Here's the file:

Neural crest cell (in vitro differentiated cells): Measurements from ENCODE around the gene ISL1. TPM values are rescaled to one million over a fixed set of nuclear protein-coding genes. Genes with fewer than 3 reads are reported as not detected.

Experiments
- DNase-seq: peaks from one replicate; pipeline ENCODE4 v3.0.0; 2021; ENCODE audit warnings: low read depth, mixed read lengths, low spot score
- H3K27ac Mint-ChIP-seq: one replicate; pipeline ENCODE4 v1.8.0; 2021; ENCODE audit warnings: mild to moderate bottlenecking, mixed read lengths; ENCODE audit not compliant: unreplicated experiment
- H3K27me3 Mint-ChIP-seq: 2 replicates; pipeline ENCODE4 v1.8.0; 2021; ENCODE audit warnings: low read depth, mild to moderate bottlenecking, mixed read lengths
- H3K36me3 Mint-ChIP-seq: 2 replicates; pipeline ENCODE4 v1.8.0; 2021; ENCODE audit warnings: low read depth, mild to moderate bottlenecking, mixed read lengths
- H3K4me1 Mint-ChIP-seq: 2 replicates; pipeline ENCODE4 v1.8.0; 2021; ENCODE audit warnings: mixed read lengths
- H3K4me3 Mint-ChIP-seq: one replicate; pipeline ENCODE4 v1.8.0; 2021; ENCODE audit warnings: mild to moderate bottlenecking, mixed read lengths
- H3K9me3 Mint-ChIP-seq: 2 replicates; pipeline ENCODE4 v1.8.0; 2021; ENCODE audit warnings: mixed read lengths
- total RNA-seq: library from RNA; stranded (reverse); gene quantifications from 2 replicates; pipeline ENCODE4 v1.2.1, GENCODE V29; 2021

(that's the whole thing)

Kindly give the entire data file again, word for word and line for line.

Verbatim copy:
Neural crest cell (in vitro differentiated cells): Measurements from ENCODE around the gene ISL1. TPM values are rescaled to one million over a fixed set of nuclear protein-coding genes. Genes with fewer than 3 reads are reported as not detected.

Experiments
- DNase-seq: peaks from one replicate; pipeline ENCODE4 v3.0.0; 2021; ENCODE audit warnings: low read depth, mixed read lengths, low spot score
- H3K27ac Mint-ChIP-seq: one replicate; pipeline ENCODE4 v1.8.0; 2021; ENCODE audit warnings: mild to moderate bottlenecking, mixed read lengths; ENCODE audit not compliant: unreplicated experiment
- H3K27me3 Mint-ChIP-seq: 2 replicates; pipeline ENCODE4 v1.8.0; 2021; ENCODE audit warnings: low read depth, mild to moderate bottlenecking, mixed read lengths
- H3K36me3 Mint-ChIP-seq: 2 replicates; pipeline ENCODE4 v1.8.0; 2021; ENCODE audit warnings: low read depth, mild to moderate bottlenecking, mixed read lengths
- H3K4me1 Mint-ChIP-seq: 2 replicates; pipeline ENCODE4 v1.8.0; 2021; ENCODE audit warnings: mixed read lengths
- H3K4me3 Mint-ChIP-seq: one replicate; pipeline ENCODE4 v1.8.0; 2021; ENCODE audit warnings: mild to moderate bottlenecking, mixed read lengths
- H3K9me3 Mint-ChIP-seq: 2 replicates; pipeline ENCODE4 v1.8.0; 2021; ENCODE audit warnings: mixed read lengths
- total RNA-seq: library from RNA; stranded (reverse); gene quantifications from 2 replicates; pipeline ENCODE4 v1.2.1, GENCODE V29; 2021